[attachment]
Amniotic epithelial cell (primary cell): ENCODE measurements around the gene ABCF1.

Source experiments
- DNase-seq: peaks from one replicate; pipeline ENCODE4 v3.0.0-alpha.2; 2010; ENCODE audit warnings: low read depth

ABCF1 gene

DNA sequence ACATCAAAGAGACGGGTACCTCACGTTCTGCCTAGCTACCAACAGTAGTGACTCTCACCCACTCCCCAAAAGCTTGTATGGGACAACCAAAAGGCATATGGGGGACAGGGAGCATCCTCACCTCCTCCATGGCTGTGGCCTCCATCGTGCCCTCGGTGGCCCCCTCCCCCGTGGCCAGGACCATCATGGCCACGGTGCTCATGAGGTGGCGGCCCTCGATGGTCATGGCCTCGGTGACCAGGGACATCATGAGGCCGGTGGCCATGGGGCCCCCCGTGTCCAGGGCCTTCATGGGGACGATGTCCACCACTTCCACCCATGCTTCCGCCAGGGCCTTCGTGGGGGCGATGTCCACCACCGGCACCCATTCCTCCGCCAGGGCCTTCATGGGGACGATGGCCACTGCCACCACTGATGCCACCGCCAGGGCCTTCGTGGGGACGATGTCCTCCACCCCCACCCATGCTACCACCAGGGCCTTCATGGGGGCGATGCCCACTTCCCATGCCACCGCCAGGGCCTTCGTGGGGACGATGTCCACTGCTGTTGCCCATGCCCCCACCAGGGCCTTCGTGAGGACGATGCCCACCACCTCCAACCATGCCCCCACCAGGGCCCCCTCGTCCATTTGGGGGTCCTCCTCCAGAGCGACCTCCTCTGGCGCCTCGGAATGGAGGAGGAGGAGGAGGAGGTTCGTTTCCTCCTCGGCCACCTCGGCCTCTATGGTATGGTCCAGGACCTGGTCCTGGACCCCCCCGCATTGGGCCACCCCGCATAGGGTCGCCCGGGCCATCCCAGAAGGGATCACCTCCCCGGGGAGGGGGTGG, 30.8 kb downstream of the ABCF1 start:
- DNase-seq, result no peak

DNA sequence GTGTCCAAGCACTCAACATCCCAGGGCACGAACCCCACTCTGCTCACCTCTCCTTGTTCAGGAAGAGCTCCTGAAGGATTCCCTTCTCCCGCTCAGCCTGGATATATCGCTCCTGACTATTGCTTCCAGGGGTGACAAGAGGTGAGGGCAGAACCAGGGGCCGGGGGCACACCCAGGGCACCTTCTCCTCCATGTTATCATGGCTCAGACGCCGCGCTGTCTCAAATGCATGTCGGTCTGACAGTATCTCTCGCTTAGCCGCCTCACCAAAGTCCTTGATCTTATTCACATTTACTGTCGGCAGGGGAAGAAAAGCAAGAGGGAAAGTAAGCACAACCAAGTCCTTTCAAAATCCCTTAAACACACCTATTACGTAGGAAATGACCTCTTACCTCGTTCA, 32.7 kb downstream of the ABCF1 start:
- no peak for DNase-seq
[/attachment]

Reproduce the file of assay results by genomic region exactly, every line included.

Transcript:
Amniotic epithelial cell (primary cell): ENCODE measurements around the gene ABCF1.

Source experiments
- DNase-seq: peaks from one replicate; pipeline ENCODE4 v3.0.0-alpha.2; 2010; ENCODE audit warnings: low read depth

ABCF1 gene

DNA sequence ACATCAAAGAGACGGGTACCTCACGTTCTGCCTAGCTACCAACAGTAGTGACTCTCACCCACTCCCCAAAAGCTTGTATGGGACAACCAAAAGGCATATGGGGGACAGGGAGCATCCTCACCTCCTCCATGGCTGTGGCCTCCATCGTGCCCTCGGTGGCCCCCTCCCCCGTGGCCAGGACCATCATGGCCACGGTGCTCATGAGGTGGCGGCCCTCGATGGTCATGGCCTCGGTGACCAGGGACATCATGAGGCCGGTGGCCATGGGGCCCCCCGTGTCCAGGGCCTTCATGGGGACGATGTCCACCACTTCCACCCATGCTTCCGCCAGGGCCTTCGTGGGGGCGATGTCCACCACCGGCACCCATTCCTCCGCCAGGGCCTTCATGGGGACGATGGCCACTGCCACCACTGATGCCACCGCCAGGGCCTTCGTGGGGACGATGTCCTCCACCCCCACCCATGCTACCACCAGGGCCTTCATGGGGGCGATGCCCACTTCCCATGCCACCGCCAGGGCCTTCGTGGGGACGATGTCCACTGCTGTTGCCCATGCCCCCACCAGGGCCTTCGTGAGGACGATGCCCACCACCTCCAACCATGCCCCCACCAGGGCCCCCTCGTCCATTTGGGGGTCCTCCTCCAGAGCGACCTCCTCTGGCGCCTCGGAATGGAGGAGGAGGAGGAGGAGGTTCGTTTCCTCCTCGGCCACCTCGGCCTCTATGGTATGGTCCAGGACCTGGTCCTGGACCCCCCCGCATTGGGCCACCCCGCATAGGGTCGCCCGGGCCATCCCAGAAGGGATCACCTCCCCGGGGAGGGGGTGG, 30.8 kb downstream of the ABCF1 start:
- DNase-seq, result no peak

DNA sequence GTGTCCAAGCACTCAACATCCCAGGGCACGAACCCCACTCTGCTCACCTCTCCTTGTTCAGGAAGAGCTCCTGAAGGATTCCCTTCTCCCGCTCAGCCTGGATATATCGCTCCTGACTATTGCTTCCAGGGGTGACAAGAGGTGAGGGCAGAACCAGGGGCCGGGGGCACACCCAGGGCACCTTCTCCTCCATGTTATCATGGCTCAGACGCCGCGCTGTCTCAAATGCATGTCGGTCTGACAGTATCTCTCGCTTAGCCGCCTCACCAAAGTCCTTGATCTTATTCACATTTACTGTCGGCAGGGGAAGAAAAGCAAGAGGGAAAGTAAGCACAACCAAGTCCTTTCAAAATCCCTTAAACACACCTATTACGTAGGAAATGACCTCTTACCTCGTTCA, 32.7 kb downstream of the ABCF1 start:
- no peak for DNase-seq